It's 6:11am on Wednesday 12th March, 2014
The time when invoice discounting was seen as ‘finance of the last resort’ is well in the past and it is now a mainstream source of finance that often sits alongside other funding options, including debt. In general, for regulatory reasons, and where appropriate, banks prefer to offer invoice discounting rather than overdraft facilities.
How does it work and what are the benefits?
Invoice discounting is readily available and ideal for established growing businesses because it links your sales ledger directly to your credit facility. This means funding grows in direct proportion to business expansion.
Invoice discounting also works well for seasonal businesses because funding mirrors sales. In addition, it has recently become available to a fresh range of sectors, such as particular types of contracting businesses, that were previously excluded.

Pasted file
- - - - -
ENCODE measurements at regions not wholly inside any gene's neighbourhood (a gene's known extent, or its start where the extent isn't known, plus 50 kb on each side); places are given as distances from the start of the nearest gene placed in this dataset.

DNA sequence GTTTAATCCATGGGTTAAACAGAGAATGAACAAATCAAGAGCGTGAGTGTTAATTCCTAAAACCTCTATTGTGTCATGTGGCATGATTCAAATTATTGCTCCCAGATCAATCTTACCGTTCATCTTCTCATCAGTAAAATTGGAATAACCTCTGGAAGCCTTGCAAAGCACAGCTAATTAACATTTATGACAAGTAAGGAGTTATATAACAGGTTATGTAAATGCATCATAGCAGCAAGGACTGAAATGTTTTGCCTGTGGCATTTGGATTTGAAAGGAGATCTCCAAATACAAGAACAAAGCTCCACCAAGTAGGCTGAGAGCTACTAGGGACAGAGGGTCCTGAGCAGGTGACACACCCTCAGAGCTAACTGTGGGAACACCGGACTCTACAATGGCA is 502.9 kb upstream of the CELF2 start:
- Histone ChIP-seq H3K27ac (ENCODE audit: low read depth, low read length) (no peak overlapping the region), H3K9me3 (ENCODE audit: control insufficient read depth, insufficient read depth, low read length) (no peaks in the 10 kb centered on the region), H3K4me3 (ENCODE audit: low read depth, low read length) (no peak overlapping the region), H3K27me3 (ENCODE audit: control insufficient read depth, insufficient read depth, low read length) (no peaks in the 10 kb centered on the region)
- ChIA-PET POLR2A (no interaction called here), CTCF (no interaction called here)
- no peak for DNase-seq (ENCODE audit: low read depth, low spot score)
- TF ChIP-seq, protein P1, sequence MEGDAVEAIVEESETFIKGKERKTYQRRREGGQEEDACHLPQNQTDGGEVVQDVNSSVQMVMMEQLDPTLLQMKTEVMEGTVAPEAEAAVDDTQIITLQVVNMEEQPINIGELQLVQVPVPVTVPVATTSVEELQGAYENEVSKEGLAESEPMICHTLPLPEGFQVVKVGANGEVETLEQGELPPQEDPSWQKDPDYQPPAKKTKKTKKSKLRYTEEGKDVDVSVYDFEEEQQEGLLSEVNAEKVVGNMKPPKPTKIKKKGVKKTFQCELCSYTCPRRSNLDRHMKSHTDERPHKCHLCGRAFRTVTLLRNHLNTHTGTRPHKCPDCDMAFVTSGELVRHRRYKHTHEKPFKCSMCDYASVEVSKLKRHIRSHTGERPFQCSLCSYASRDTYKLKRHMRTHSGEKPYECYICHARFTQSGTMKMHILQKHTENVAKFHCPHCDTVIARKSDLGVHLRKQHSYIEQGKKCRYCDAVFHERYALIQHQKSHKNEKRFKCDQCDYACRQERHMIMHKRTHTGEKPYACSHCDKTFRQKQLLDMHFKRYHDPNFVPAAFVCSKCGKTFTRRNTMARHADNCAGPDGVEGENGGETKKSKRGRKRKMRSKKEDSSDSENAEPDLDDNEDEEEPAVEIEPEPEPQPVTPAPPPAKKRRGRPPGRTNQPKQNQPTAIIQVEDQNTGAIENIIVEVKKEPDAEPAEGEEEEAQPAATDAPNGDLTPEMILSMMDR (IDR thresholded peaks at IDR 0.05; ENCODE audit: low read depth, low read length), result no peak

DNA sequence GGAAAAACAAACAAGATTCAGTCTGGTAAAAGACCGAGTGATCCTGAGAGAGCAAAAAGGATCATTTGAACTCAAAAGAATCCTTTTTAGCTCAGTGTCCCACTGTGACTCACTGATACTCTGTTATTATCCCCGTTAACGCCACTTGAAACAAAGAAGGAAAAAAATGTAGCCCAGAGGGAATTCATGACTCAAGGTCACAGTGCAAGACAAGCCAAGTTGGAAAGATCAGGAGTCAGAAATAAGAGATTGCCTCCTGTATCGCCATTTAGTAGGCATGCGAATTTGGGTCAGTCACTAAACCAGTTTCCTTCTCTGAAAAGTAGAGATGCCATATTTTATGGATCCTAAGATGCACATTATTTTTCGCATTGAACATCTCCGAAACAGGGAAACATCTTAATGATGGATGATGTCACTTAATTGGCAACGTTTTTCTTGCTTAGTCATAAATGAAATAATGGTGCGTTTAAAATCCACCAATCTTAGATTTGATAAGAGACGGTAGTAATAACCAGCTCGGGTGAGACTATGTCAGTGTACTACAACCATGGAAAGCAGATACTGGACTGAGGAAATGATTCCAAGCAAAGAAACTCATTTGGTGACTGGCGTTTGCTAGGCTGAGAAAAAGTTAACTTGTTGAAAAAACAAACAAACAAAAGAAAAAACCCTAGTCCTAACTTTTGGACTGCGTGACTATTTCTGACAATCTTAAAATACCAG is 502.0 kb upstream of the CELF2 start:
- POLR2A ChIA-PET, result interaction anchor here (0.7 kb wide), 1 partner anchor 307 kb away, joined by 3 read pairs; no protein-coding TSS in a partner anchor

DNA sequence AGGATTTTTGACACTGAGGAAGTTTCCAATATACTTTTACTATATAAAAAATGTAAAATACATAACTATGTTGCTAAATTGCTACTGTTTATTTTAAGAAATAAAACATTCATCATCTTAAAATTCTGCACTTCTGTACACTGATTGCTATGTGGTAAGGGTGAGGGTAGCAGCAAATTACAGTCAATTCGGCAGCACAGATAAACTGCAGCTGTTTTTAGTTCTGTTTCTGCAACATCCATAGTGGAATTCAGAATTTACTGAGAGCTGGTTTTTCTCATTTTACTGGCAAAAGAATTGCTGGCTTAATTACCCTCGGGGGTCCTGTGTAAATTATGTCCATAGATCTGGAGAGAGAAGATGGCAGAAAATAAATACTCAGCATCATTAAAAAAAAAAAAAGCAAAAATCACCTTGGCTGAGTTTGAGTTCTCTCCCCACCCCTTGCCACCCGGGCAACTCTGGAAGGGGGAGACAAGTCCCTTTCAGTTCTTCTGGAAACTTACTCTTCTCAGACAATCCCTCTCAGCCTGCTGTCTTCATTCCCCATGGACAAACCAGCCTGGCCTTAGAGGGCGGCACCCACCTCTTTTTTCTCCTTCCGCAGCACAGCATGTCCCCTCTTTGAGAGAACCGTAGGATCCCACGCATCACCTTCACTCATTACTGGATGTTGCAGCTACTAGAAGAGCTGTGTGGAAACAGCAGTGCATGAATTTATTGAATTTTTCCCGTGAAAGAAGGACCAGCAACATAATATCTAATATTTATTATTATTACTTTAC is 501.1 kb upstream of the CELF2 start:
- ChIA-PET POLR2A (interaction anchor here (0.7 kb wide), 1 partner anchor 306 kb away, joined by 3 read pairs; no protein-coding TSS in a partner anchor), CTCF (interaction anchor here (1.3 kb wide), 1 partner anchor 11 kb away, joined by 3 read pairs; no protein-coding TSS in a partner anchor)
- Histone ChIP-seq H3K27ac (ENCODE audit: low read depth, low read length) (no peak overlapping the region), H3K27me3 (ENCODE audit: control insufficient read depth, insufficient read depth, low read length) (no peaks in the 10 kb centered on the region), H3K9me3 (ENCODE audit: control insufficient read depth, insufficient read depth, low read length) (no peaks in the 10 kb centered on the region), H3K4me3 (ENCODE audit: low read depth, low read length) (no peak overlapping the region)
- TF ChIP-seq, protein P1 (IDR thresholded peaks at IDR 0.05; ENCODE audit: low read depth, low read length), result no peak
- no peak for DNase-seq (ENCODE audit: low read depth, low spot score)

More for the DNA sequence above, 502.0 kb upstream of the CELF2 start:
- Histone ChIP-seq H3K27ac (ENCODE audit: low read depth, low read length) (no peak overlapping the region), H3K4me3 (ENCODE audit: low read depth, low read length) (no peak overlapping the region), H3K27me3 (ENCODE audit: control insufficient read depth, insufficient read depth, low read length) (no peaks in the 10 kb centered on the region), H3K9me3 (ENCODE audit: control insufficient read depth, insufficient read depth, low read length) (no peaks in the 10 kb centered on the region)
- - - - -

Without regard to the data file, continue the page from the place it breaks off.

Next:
Why might it not be the solution for your business?
This type of funding may be expensive in terms of interest and bank charges depending on the nature of the business. However, if you use the funds to grow your business, it may be possible to get discounts from suppliers, for early payment, that would go some way towards outweighing these funding costs. Invoice discounting is not normally available to start-ups, although lenders are prepared to offer factoring facilities to new businesses. Unlike invoice discounting, factoring is not confidential, so your customers are aware that you are using the facility.
This is a widely used source of finance in a highly competitive market that delivers flexible funding. It’s extremely well suited to fast growing businesses.
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